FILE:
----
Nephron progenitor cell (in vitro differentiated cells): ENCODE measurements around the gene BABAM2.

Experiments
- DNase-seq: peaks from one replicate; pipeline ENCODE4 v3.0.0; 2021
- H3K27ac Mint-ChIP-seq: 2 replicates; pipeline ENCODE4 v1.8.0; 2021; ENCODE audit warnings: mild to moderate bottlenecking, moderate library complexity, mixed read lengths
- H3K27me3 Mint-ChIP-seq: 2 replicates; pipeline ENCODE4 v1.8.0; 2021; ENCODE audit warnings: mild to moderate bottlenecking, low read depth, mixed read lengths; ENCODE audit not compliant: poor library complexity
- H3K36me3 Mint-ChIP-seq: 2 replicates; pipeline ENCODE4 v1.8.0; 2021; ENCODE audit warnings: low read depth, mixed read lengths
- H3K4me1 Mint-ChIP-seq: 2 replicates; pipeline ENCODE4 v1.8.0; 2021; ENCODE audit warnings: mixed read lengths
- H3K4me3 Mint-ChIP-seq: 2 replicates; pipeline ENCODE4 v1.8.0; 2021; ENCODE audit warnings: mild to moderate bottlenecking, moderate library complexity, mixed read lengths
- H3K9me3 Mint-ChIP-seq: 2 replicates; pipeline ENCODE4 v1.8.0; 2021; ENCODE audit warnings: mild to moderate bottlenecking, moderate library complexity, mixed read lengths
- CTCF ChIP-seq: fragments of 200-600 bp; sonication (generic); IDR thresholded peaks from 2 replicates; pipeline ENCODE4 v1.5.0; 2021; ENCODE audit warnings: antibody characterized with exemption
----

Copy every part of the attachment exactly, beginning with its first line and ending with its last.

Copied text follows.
Nephron progenitor cell (in vitro differentiated cells): ENCODE measurements around the gene BABAM2.

Experiments
- DNase-seq: peaks from one replicate; pipeline ENCODE4 v3.0.0; 2021
- H3K27ac Mint-ChIP-seq: 2 replicates; pipeline ENCODE4 v1.8.0; 2021; ENCODE audit warnings: mild to moderate bottlenecking, moderate library complexity, mixed read lengths
- H3K27me3 Mint-ChIP-seq: 2 replicates; pipeline ENCODE4 v1.8.0; 2021; ENCODE audit warnings: mild to moderate bottlenecking, low read depth, mixed read lengths; ENCODE audit not compliant: poor library complexity
- H3K36me3 Mint-ChIP-seq: 2 replicates; pipeline ENCODE4 v1.8.0; 2021; ENCODE audit warnings: low read depth, mixed read lengths
- H3K4me1 Mint-ChIP-seq: 2 replicates; pipeline ENCODE4 v1.8.0; 2021; ENCODE audit warnings: mixed read lengths
- H3K4me3 Mint-ChIP-seq: 2 replicates; pipeline ENCODE4 v1.8.0; 2021; ENCODE audit warnings: mild to moderate bottlenecking, moderate library complexity, mixed read lengths
- H3K9me3 Mint-ChIP-seq: 2 replicates; pipeline ENCODE4 v1.8.0; 2021; ENCODE audit warnings: mild to moderate bottlenecking, moderate library complexity, mixed read lengths
- CTCF ChIP-seq: fragments of 200-600 bp; sonication (generic); IDR thresholded peaks from 2 replicates; pipeline ENCODE4 v1.5.0; 2021; ENCODE audit warnings: antibody characterized with exemption